The share price on the other hand, is a major concern. At around $38, it’s significantly higher than the fair-value estimate given by the majority of brokers, which sits at about $35. While most are holding off on a sell call for now, if the price rises much higher, this view is likely to change.
For long-term investors, keen on having a safe-yield stock in their portfolio, hold on to Wesfarmers for now. But keep an eye on that rising share price, the newsletters say.
- Investors are advised to hold Wesfarmers at current levels.
As a Queensland-based insurer, Suncorp is often faced with weathering the effects of the natural hazards that storm across the state during the wet season. This year is no different, with Suncorp catapulted into the headlines as claims began rolling in for the damage inflicted by Cyclone Oswald. The newsletters are mixed on this one, but for some the lure of a special dividend payout seems to be outweighing the risk posed by the insurer’s lack of geographic diversification ... for now.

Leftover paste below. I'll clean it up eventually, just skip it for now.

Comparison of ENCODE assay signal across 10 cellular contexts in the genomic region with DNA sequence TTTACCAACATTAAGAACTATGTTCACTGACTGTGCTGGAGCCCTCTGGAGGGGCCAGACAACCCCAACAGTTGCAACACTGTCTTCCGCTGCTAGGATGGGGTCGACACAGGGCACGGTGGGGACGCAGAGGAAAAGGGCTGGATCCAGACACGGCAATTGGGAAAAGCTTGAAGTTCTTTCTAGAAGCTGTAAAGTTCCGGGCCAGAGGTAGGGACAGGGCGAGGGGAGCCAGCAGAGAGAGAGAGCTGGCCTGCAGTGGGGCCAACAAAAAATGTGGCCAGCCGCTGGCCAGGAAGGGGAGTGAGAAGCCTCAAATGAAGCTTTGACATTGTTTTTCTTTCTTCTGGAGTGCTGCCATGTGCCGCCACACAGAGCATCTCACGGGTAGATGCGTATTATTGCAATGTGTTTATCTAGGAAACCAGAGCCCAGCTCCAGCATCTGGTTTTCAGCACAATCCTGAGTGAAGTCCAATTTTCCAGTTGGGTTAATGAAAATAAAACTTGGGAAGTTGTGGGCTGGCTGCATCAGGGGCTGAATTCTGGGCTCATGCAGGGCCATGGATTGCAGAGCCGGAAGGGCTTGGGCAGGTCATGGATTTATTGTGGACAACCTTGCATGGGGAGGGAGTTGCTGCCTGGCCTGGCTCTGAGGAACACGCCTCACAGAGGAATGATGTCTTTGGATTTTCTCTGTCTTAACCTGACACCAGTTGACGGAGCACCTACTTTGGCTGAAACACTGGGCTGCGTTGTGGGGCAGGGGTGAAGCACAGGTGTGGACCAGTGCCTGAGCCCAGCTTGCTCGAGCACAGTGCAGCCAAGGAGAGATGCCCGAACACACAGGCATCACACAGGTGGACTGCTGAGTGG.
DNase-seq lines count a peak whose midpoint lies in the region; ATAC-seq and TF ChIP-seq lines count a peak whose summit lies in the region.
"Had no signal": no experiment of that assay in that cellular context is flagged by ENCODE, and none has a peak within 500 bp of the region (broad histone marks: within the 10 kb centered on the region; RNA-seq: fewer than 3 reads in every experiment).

Cyclone Oswald belted Queensland last month, with mini-tornadoes, torrential rain and high winds inflicting devastation on southern parts of the state. Flood waters have begun to recede, which means Suncorp will receive many more claims than the 4,500 filed so far. But investors are banking on the insurer receiving much fewer claims in the coming half year than the insurer had to contend with in 2010-11, when floods in Queensland as well as the catastrophic earthquake in Christchurch, New Zealand, saw the insurer dealing with an overwhelming number of claims.